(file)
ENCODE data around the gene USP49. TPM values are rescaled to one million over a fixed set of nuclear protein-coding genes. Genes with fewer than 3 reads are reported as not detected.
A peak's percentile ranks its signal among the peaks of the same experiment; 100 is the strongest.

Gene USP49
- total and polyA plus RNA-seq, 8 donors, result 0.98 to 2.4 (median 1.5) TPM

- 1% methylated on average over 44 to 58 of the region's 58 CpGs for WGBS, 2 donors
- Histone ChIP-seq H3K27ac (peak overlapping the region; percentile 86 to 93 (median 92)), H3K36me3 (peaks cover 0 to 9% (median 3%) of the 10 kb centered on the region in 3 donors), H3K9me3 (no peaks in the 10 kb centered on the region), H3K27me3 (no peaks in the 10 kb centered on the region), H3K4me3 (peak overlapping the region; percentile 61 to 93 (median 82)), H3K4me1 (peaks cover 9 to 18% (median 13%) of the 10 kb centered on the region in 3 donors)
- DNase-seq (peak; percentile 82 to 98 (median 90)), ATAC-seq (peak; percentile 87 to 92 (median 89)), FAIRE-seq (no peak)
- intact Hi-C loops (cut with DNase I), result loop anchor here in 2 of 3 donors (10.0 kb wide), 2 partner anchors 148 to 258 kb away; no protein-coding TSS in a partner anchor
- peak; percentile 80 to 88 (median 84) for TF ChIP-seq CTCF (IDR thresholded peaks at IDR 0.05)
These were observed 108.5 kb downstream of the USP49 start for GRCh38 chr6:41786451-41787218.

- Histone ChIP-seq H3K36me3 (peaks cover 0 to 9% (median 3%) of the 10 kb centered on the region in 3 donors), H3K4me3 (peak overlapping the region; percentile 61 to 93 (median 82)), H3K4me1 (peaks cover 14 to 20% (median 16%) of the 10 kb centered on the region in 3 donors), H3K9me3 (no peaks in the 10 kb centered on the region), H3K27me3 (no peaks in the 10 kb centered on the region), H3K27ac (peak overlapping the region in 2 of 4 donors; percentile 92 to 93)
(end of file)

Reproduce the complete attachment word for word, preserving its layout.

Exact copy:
ENCODE data around the gene USP49. TPM values are rescaled to one million over a fixed set of nuclear protein-coding genes. Genes with fewer than 3 reads are reported as not detected.
A peak's percentile ranks its signal among the peaks of the same experiment; 100 is the strongest.

Gene USP49
- total and polyA plus RNA-seq, 8 donors, result 0.98 to 2.4 (median 1.5) TPM

- 1% methylated on average over 44 to 58 of the region's 58 CpGs for WGBS, 2 donors
- Histone ChIP-seq H3K27ac (peak overlapping the region; percentile 86 to 93 (median 92)), H3K36me3 (peaks cover 0 to 9% (median 3%) of the 10 kb centered on the region in 3 donors), H3K9me3 (no peaks in the 10 kb centered on the region), H3K27me3 (no peaks in the 10 kb centered on the region), H3K4me3 (peak overlapping the region; percentile 61 to 93 (median 82)), H3K4me1 (peaks cover 9 to 18% (median 13%) of the 10 kb centered on the region in 3 donors)
- DNase-seq (peak; percentile 82 to 98 (median 90)), ATAC-seq (peak; percentile 87 to 92 (median 89)), FAIRE-seq (no peak)
- intact Hi-C loops (cut with DNase I), result loop anchor here in 2 of 3 donors (10.0 kb wide), 2 partner anchors 148 to 258 kb away; no protein-coding TSS in a partner anchor
- peak; percentile 80 to 88 (median 84) for TF ChIP-seq CTCF (IDR thresholded peaks at IDR 0.05)
These were observed 108.5 kb downstream of the USP49 start for GRCh38 chr6:41786451-41787218.

- Histone ChIP-seq H3K36me3 (peaks cover 0 to 9% (median 3%) of the 10 kb centered on the region in 3 donors), H3K4me3 (peak overlapping the region; percentile 61 to 93 (median 82)), H3K4me1 (peaks cover 14 to 20% (median 16%) of the 10 kb centered on the region in 3 donors), H3K9me3 (no peaks in the 10 kb centered on the region), H3K27me3 (no peaks in the 10 kb centered on the region), H3K27ac (peak overlapping the region in 2 of 4 donors; percentile 92 to 93)